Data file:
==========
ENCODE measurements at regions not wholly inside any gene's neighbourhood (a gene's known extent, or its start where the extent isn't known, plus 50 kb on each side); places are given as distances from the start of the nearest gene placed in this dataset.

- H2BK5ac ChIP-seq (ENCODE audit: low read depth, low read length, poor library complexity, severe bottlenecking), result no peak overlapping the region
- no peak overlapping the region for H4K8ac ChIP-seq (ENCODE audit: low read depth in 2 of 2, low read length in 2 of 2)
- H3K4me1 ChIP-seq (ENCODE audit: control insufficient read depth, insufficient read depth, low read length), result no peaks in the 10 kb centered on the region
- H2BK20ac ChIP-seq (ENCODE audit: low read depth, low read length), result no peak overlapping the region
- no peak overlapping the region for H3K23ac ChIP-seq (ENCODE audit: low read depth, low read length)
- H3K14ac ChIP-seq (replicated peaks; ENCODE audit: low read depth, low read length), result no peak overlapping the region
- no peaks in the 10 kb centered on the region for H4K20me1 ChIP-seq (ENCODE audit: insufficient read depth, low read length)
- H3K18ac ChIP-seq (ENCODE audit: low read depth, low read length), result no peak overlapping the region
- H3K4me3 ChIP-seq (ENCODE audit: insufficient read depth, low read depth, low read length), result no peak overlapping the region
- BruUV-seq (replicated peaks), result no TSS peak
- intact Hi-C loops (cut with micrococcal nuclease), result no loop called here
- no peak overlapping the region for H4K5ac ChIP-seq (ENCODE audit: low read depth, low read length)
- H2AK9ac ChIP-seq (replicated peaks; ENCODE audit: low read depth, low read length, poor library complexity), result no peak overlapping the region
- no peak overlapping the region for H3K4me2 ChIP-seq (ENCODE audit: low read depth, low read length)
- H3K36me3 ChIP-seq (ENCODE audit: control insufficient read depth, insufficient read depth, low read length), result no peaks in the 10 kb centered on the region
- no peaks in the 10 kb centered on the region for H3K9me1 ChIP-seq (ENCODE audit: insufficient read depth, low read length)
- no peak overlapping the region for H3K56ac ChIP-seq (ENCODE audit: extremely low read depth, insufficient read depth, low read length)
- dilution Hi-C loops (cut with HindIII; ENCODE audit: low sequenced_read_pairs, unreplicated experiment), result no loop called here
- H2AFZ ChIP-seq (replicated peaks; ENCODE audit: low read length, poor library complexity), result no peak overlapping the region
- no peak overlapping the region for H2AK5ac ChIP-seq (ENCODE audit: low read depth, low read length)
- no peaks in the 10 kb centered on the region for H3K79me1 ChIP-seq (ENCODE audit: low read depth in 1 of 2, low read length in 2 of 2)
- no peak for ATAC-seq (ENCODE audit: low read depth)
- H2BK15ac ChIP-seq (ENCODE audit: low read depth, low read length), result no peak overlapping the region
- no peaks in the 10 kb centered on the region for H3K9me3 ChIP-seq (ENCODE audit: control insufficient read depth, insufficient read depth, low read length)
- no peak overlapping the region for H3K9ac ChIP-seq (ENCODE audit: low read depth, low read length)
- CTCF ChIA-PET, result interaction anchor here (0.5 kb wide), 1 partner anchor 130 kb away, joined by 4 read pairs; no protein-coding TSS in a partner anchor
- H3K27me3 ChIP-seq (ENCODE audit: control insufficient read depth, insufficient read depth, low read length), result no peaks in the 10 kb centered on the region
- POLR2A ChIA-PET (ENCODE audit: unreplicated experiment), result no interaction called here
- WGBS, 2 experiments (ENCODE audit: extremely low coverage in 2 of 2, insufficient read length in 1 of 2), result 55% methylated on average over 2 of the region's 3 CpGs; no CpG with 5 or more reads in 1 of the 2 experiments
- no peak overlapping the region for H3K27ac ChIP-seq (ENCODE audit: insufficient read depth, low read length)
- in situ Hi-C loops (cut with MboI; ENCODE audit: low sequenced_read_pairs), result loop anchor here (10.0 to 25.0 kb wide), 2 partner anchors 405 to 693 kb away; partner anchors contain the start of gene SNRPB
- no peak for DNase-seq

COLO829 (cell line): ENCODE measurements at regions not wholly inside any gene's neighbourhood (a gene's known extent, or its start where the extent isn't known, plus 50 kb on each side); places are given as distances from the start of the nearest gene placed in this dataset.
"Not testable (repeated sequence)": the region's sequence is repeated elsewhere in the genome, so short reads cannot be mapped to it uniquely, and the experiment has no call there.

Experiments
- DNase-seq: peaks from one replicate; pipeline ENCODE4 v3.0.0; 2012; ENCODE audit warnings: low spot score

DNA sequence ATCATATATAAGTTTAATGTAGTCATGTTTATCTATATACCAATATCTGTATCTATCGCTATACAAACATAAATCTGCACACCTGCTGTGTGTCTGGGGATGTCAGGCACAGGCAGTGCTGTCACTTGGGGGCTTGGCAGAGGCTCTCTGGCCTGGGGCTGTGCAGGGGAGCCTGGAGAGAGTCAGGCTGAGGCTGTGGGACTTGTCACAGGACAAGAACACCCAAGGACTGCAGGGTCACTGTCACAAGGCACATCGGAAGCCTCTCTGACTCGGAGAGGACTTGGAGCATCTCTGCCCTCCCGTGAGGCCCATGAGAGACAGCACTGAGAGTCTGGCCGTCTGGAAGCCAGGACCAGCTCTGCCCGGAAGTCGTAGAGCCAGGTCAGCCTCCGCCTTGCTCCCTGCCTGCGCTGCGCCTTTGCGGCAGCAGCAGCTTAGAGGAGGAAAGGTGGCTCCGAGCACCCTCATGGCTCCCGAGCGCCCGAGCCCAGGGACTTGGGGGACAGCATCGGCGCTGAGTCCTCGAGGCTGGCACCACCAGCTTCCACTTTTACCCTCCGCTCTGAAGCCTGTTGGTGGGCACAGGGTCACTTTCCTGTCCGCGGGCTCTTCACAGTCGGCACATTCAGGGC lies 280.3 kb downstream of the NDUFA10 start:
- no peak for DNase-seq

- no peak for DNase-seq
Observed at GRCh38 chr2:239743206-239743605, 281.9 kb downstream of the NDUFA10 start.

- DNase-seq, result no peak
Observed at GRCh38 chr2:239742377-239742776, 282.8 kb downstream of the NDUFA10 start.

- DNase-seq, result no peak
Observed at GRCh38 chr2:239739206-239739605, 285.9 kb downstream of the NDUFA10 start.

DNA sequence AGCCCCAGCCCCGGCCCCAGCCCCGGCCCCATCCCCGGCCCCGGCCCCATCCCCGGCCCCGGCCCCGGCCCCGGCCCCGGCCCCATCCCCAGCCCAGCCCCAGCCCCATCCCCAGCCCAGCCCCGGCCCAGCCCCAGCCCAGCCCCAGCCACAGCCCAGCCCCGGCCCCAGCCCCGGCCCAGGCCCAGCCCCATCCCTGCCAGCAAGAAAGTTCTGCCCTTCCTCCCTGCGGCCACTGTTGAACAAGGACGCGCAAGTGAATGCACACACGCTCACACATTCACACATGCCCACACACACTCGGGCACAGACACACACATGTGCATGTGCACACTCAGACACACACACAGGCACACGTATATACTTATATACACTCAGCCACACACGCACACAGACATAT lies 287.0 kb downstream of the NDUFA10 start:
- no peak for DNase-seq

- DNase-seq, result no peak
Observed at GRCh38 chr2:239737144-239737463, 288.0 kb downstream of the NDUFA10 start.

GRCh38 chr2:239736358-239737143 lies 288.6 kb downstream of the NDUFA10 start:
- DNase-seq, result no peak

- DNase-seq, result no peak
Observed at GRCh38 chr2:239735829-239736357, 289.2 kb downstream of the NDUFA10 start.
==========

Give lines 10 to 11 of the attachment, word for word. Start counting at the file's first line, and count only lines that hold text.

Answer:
- H3K4me3 ChIP-seq (ENCODE audit: insufficient read depth, low read depth, low read length), result no peak overlapping the region
- BruUV-seq (replicated peaks), result no TSS peak